Wednesday, October 24, 2012

The 1882 Fire

Much if not all of the south half of the west side of Chariton's square was destroyed in an early-morning fire on Feb. 12, 1867. After that fire, all structures other than the Matson Building, rebuilt in brick (now hiding behind the facade of the Stanton Building), were replaced by new wooden structures. On Dec. 5, 1882, fire broke out again on the west side, wiping out the new wooden buildings between the Matson brick (which resisted the flames) and the corner of Court and North Main. Here is an account of that fire from the Chariton Democrat Leader of Dec. 7, 1882. All of the buildings south of what we now call the Stanton Building were built after this fire and continue to stand.

The Chariton Democrat Leader
Thursday, Dec. 7, 1882

At 12:45 Tuesday morning the citizens were roused from their slumbers by the cry of "fire" and the whistling of a locomotive. On opening doors and windows, the location was observed to be on the west side of the square. A general rush for the scene was made when it was discovered that the fire was in the Bake Shop of G.F. Gasser and the entire inner portion was in flames. In a moment the roof was ablaze. The Hook and Ladder boys were promptly on the ground and exerted themselves to the utmost, but the fire had gained such headway that it was impossible for them to check its progress. The Engine in the mean time had been run out, and the hose was laid, but while steam was being raised the fire communicated with the rear of the wooden building adjoining the Bake Shop when the work of destruction was very rapid. Willing hands were ready, and the work of removing goods began. The first goods removed were those of G.F. Gasser and E.P. Chase, and the hope was entertained that the fire could be confined to those two buildings.

But this hope was quickly dispelled as, on account of the dry and combustible material on which the fire was feeding, the flames reached out and embraced the building owned by H.H. Day on the corner, and occupied by Manning & Murphy, and also the building on the north of Gasser's owned by Kull & Yengle and occupied by E.M. Press. The work of further removing of goods then began in earnest, and the rapidity with which the flames licked up the frail wooden structures produced the fear that a very destructive conflagration would ensue.

A portion only of the goods belonging to Manning & Murphy could be removed, while part of the stock belonging to E.M. Press and that in the next building on the north belonging to M. Goodman was carried out.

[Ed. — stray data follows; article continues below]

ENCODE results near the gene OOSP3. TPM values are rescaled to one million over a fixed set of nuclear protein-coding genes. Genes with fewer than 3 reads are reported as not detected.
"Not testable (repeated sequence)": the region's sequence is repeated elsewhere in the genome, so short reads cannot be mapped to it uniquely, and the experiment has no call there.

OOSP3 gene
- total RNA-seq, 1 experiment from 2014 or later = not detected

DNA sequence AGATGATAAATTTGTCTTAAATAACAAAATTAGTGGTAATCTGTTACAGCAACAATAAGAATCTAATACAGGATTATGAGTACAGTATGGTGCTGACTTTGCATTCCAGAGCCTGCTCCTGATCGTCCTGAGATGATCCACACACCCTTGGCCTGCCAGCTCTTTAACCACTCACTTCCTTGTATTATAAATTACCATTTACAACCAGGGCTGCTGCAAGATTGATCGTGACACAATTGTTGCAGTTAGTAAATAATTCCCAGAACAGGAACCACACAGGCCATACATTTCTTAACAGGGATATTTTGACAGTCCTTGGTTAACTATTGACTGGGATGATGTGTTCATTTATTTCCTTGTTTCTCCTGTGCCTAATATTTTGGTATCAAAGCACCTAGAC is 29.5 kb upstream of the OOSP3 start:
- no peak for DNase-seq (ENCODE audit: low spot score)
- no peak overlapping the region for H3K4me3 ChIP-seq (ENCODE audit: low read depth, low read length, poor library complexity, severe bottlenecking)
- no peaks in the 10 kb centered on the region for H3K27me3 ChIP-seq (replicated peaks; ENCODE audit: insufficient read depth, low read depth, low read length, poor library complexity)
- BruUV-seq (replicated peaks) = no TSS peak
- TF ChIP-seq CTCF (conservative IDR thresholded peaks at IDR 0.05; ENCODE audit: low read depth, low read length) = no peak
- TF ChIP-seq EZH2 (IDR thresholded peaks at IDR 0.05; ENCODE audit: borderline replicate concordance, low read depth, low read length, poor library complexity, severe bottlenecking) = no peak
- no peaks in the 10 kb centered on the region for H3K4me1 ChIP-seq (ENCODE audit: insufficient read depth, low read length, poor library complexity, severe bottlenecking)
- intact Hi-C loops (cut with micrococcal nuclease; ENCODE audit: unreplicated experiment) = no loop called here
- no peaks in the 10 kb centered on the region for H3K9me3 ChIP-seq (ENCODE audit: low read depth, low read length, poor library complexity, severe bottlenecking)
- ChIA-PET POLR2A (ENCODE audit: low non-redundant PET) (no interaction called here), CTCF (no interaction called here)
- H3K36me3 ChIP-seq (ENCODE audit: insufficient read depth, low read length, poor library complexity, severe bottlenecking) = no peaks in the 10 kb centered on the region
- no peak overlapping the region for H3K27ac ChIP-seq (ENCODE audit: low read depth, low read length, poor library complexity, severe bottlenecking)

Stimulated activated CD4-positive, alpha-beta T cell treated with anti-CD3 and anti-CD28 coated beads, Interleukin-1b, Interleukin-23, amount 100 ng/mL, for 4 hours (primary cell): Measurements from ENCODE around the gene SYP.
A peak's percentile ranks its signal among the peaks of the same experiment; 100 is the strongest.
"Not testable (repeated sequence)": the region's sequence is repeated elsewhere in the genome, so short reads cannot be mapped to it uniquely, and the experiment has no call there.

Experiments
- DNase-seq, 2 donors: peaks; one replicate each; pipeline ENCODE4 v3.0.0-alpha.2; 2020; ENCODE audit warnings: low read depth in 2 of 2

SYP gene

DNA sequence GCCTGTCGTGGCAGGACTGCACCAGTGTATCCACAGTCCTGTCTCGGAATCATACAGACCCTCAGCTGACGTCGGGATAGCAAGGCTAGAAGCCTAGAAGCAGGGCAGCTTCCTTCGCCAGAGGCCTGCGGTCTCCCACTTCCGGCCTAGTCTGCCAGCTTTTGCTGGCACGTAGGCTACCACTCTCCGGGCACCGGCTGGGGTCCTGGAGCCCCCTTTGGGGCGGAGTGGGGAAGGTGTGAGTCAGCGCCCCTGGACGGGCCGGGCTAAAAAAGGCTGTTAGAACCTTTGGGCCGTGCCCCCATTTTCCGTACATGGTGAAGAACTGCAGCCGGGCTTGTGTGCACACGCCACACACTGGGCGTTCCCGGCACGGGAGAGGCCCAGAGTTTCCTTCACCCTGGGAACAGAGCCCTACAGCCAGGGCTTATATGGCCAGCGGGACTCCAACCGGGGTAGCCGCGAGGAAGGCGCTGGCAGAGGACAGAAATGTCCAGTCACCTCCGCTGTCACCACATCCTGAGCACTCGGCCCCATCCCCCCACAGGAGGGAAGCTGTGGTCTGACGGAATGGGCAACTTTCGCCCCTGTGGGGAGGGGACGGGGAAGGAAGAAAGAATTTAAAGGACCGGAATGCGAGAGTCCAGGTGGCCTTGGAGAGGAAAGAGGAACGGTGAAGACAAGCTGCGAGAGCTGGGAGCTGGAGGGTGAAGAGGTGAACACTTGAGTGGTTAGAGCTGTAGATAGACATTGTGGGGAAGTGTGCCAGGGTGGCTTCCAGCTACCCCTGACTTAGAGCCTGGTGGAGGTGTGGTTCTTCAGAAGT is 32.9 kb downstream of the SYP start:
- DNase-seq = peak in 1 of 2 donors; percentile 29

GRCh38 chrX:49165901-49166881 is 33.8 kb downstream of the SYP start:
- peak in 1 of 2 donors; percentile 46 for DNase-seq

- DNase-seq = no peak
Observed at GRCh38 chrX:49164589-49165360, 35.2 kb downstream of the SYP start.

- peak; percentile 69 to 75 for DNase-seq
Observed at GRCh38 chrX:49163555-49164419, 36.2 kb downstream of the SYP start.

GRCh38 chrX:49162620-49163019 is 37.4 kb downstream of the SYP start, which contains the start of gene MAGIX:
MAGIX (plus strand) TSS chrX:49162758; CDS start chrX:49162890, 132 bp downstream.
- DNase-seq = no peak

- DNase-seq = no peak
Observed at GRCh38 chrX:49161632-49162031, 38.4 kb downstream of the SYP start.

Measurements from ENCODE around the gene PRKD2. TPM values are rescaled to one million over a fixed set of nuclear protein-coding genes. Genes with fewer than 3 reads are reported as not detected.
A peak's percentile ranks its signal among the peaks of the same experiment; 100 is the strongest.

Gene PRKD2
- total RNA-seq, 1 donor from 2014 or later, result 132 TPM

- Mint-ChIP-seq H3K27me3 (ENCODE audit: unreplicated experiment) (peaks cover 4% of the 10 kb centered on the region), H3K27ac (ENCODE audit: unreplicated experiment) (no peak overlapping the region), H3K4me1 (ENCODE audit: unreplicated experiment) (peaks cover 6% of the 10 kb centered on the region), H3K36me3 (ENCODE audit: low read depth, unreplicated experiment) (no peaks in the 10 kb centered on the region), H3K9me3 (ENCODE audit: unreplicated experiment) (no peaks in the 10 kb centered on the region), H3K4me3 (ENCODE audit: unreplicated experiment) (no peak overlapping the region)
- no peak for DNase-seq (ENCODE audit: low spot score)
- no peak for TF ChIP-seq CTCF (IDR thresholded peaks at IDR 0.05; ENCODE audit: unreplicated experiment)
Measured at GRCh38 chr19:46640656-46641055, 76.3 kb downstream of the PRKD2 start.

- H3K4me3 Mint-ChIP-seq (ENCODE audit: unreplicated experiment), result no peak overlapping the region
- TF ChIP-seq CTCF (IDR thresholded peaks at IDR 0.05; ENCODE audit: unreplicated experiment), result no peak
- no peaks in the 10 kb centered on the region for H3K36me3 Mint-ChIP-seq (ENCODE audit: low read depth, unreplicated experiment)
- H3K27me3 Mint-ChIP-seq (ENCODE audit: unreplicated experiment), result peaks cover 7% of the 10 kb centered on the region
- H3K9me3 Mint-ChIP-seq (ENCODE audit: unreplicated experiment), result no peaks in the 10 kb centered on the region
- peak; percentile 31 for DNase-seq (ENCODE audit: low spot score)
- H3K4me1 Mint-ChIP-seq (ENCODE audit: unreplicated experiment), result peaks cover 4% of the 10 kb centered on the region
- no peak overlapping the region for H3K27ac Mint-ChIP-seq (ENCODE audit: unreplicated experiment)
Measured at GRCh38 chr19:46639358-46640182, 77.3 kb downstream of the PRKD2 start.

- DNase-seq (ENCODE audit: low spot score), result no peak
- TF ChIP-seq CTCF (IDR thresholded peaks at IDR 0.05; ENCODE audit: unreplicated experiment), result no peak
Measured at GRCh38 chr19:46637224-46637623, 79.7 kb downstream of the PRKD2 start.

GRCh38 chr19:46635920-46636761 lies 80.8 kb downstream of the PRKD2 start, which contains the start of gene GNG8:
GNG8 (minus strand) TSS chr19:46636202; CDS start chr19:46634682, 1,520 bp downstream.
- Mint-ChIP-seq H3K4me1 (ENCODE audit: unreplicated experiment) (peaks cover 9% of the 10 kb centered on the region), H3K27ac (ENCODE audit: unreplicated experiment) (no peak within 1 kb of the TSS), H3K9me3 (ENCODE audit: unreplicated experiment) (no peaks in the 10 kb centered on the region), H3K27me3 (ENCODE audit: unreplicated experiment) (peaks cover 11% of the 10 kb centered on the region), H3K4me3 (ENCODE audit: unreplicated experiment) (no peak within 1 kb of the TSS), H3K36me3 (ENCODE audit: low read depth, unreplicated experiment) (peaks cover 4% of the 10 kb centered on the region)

Next adjoining on the north was the brick building owned by the First National Bank and occupied by Messrs. McCollough & Co. The efforts of the firemen, who during all this time had nobly battled against the devouring element, were now directed exclusively to preventing the fire from crossing the street to the south, or mounting over the brick building on the north. Happily the night was calm, and soon all fears of the fire spreading to the south were removed. But a terrible fight was necessary to prevent it from reaching out to the north. At one time it seemed almost impossible to stay the flames, and the stock of McCollough & Co. and that of Goodrich & Ensley next to the north were carried out. By the heroic and persevering efforts of the Firemen, and after the hooks had been applied and a portion of the frame building next to the brick torn out, the mastery was obtained over the fire-fiend and the flames confined to the five buildings.

As if the fire had not caused sufficient damage, a rain and snow storm set in, and many of the goods which had been removed from the burning buildings were further damaged. But again scores of willing hands were at work, and the goods were carried into the two buildings which had been vacated but not burned. In addition to this Mr. W.C. Penick threw open the doors of his store building, and also his bank, and a place of shelter was provided. The goods belonging to Manning & Murphy, E.P. Chase and G.F. Gasser, were removed to the east side and housed.

The losses and insurance as nearly as can be learned at this writing are as follows:

Manning & Murphy --- $4,500; no insurance.

M. Goodman stock and household goods --- $6,500; insurance $4,400.

E.P. Chase --- $300; fully insured.

G.F. Gasser stock and building --- $4,000; insurance $1,000.

Manning & Coles --- $600; no insurance.

E.M. Press --- $3,500 to $4,000; fully insured.

J.N. McCollough & Co. --- $300; no insurance.

Goodrich & Ensley --- $300 to $500; fully insured.

H.H. Day buildings --- $2,500; no insurance.

R.M. Moore building --- $1,500; insurance $1,000.

Kull & Yengle building --- $2,000; insurance $1,000.

Telephone Exchange --- $25 to $50; no insurance.

Y.M.C.A. --- $25 to $50; no insurance.

Eikenberry & Co. implements --- $1,400; no insurance.

Eikenberry & Co.. and Kull building --- $1,500; no insurance.

A. Prather --- $300; no insurance.

In addition to the above there were sundry other small losses, which cannot be obtained this morning. In all over $30,000 worth of property was swept away in less than two hours.

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